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In theory, there are several reasons for Studio Theatre to present Privates on Parade, Peter Nichols’ 1977 “play with songs.” To mark its 25th anniversary, Studio is taking a retrospective gaze at the theater of its era, so agewise, the play is ideal. That Nichols revised his script for a London revival last year is a further bonus, as is the fact that Joy Zinoman—director of the play and Studio’s founder and artistic director—lived for six years in Malaysia, the play’s setting.

In practice, however, the case for Privates on Parade is a little less compelling. For Washingtonians who’ve endured Joe Orton’s What the Butler Saw over at the Signature Theatre, Privates is nearly deja vu all over again: Both scripts offer stale vaudeville gags, crude double-entendres, the usual cross-dressing, and feeble blows against the empire (British, as if you couldn’t guess from the cross-dressing). Still, Nichols’ play is more diverse than Orton’s, in both themes and moods, and Studio’s production is consistently lively and inventive. For fans of bold stagecraft, two bits of business involving water—actual, make-things-wet water—are worth the trip to 14th and P.

Nichols’ play was inspired by his late-’40s tour of duty in what was then Malaya, entertaining the British and Gurkha troops who were battling a Communist insurrection (which the Brits decorously termed “the Malayan Emergency”). Like other European powers, Britain after World War II tried to reclaim the parts of its Asian empire that had been conquered by the Japanese, only to find that the locals wouldn’t resubmit to colonial rule. Into this charged climate steps young Pvt. Steven Flowers (Jon Cohn), a new recruit who’s been trained for intelligence duty but assigned to the entertainment squad. Flowers is soon presented with two competing—and equally cartoonish—father figures. Acting Capt. Terri Dennis (Shakespeare Theatre company member Floyd King) is the Song and Dance Unit’s campy star, who dons dresses and wigs to impersonate Marlene Dietrich, Carmen Miranda, and Vera Lynn; Maj. Giles Flack (Arena and Studio regular J. Fred Schiffman) is the stuffy commanding officer, who hasn’t been to the theater since 1935. Flack believes that his mission is to bring Christianity to the lesser races; Dennis calls Jesus “Jessica.”

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Hardly a paragon of don’t-ask-don’t-tell discretion, Dennis has girlish nicknames for all the performers, including clumsy, naive magician Eric Young-Love (Tom Gualtieri); incessantly swearing Len Bonny (David Bryan Jackson); gentle male nurse Charles Bishop (Jim Ferris); and grounded airman Kevin Cartwright (Will Gartshore). The exception is the “middle-sex unit”‘s one genuinely female member, dancer Sylvia Morgan (Sunita Param). The outcome of an affair between a Welsh fusilier and an Indian woman, Sylvia hopes to emigrate to the Britain she’s never seen but vividly imagines.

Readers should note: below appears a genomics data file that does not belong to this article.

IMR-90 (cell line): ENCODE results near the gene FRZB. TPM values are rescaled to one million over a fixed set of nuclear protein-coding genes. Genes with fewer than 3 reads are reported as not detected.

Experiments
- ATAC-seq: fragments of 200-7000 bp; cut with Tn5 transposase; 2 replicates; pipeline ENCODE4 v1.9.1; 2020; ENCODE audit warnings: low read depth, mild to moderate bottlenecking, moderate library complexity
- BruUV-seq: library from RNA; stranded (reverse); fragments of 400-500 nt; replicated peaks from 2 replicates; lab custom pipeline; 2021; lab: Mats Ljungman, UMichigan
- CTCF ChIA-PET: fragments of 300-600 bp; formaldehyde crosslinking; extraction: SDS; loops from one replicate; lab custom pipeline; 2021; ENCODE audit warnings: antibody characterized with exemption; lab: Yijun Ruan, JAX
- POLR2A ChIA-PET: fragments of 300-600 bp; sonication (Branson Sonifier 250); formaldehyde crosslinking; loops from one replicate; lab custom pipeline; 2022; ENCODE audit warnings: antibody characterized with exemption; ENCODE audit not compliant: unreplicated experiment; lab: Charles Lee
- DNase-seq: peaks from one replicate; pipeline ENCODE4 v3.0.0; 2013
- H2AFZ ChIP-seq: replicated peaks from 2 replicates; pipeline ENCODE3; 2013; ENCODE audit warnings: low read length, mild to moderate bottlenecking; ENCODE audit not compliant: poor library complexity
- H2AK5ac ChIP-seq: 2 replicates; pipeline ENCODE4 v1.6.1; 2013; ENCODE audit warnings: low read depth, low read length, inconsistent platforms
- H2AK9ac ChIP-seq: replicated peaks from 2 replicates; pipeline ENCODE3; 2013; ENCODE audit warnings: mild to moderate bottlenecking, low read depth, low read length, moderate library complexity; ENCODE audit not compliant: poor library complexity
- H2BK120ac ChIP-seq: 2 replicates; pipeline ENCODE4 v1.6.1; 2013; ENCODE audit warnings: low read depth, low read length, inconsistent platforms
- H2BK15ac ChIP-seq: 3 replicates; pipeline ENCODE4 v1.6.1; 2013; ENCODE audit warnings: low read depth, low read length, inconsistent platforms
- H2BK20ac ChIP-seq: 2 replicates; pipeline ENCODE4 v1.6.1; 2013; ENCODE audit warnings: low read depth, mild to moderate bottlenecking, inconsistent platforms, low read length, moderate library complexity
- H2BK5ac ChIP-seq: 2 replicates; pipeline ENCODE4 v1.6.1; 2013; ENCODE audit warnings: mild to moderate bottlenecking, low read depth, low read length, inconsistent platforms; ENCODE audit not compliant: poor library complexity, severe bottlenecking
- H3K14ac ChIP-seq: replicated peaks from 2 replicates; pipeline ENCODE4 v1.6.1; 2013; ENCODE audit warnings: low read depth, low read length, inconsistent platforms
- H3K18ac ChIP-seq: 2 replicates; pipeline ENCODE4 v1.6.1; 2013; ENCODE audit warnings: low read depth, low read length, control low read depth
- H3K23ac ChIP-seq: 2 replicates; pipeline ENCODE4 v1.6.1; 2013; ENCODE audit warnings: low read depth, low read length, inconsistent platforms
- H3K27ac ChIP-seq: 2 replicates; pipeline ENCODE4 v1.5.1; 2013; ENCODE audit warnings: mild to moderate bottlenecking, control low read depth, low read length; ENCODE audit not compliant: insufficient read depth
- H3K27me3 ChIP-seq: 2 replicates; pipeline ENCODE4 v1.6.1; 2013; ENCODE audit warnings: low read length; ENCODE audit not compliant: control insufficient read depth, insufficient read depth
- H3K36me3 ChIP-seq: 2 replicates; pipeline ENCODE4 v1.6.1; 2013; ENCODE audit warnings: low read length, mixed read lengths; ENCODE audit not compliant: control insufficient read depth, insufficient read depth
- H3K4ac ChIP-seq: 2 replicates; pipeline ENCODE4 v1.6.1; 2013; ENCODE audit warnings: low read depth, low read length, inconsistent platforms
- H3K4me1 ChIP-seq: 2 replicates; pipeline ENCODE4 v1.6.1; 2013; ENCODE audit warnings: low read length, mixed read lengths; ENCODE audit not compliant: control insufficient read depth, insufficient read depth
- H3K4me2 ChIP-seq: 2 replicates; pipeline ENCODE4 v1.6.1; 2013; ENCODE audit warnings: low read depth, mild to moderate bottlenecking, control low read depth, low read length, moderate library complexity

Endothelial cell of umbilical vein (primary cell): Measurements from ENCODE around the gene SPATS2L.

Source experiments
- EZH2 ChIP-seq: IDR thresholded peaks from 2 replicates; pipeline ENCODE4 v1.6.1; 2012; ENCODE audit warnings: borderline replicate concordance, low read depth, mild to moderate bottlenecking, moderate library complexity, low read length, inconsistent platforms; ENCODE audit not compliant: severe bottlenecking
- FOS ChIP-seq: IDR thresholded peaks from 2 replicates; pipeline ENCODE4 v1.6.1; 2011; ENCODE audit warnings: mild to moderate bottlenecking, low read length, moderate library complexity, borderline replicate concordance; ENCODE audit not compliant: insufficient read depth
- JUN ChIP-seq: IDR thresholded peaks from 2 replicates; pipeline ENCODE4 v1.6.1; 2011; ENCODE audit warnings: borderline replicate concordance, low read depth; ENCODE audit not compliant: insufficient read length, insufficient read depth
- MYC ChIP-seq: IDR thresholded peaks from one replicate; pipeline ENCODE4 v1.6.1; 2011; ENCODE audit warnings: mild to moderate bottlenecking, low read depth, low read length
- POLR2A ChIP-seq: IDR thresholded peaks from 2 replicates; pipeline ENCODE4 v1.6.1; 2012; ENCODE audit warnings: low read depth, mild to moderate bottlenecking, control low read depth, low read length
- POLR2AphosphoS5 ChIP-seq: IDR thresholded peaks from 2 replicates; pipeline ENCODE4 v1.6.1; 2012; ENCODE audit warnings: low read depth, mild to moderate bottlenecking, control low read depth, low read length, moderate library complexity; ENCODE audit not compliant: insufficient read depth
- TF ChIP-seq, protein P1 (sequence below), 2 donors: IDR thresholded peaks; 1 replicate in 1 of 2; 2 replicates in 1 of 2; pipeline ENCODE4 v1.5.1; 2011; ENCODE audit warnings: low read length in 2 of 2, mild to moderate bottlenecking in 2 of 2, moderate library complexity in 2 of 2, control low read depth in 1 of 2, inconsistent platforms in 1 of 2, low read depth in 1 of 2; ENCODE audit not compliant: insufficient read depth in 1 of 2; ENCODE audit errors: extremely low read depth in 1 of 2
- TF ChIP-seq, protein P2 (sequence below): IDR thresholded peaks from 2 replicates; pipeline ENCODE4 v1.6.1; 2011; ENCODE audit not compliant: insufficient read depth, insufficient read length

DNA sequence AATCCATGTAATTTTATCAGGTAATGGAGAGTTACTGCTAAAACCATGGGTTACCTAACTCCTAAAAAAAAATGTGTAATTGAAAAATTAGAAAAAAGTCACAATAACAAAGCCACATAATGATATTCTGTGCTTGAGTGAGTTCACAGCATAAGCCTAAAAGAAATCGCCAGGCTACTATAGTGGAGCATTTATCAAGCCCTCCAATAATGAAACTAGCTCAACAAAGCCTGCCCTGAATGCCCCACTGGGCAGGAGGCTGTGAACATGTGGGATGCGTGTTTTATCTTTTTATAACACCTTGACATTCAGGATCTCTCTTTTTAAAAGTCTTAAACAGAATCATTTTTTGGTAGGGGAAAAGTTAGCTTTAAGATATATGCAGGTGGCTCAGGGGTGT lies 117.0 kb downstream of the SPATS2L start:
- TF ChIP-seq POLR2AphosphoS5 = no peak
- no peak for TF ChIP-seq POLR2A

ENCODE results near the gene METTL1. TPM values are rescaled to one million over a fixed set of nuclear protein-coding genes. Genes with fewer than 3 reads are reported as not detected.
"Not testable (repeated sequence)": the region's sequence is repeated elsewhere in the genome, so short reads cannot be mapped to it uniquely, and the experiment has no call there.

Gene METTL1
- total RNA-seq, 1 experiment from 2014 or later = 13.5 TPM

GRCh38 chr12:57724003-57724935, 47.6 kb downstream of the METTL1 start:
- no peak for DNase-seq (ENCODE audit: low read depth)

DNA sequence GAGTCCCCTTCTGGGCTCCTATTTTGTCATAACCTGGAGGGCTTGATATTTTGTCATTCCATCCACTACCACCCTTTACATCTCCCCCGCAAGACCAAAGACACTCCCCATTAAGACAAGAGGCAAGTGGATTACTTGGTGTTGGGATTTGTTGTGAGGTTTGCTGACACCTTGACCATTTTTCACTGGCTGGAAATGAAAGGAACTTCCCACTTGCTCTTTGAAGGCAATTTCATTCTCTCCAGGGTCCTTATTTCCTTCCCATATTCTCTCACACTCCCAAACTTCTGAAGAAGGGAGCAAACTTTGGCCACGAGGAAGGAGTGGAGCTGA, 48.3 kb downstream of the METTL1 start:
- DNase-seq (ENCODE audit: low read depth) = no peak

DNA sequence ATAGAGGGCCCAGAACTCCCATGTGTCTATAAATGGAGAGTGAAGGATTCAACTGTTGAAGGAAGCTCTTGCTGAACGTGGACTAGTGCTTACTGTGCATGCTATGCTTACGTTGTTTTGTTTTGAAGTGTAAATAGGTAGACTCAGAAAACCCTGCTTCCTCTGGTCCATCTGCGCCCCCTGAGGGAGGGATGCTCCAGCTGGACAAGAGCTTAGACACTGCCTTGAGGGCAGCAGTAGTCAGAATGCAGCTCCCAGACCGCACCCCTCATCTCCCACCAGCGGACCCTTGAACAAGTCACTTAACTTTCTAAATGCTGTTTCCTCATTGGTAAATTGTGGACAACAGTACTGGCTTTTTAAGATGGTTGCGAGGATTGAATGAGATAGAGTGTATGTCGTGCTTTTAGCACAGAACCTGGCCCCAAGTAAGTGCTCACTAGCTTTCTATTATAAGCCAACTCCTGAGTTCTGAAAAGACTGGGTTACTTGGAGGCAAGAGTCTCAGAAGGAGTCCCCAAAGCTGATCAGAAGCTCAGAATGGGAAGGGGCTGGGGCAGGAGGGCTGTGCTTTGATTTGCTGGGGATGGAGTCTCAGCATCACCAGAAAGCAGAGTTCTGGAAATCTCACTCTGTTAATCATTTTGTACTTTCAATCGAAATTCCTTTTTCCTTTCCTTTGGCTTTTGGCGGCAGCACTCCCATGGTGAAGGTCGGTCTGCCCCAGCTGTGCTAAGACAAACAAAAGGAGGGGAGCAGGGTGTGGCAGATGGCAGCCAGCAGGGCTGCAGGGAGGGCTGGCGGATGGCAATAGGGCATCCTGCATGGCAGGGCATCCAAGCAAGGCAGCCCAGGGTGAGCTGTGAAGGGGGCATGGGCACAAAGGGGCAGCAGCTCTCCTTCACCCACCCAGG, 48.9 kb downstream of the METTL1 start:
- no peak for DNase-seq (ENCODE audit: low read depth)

Recognizing an opportunity to benefit both his new protege and his longtime dance partner, Dennis encourages the virginal Flowers to get to know the more experienced Morgan. Flowers soon proclaims himself in love, but Morgan is involved—in more than one sense of the term—with bullying ex-cop Reg Drummond (Michael Tolaydo), the company’s one-man crime wave. Drummond deals firearms to the Chinese communists—embodied by the unit’s mute and secretly mutinous servants Lee (Franklin Dam) and Cheng (Leonard Wu)—and he suspects that the clueless Flowers is actually a spy investigating the gun-running.

All this and more is revealed in the first act, which runs some 90 minutes and verges on the exhausting. The heavy load of exposition arrives in pieces and bits, which alternate dialogue, musical numbers—lyrics by Nichols, music by Denis King—and letters read directly to the audience. Perhaps Studio’s imaginative production draws on the London revival, but the original 1977 production probably wasn’t this hip. (The 1982 film derived from it certainly wasn’t.) The narrative montage and rapid shifts in tone recall Zinoman’s stagings of two complex Tom Stoppard plays, The Invention of Love (last year) and especially Indian Ink (in 1999).

Although it recounts a bloody assault, a shameful betrayal, and a predictable heartwarming resolution to one Song and Dance Unit member’s big problem, the second act is shorter and sprightlier. It opens with Dennis mimicking Noel Coward to deliver the evening’s sharpest ditty, an ode to the defeated post-WWII spirit of the officially victorious British. Venerable music-hall routines are echoed both on and off the Song and Dance Unit’s stage, with Nichols even offering a variation on the old one-step-forward gag. The debt to film technique is more pronounced in this act than the first: The repatriating Brits find themselves the subjects of a newsreel announcer’s commentary, and the play ends with a flash-forward, economically conjured with costumes and a single prop.

For Americans who remember our own country’s misadventure in Southeast Asia—and the many theatrical and cinematic reactions to it—Privates on Parade won’t detonate any political warheads. Flack’s clipped tones are distinctly English, but his imperialist neurosis is all too familiar. As for the sight of men wearing dresses, these days that’s about as provocative as questioning Britain’s right to rule Singapore and Hong Kong. Happily, Studio’s production is much sassier than the play itself. (It even illustrates the nudge-nudge-wink-wink title with three separate instances of full-frontal nudity.) The skilled cast and crew can’t make Privates on Parade subversive, but they do provide a pulse to a show that could have been merely a theatrical museum piece. CP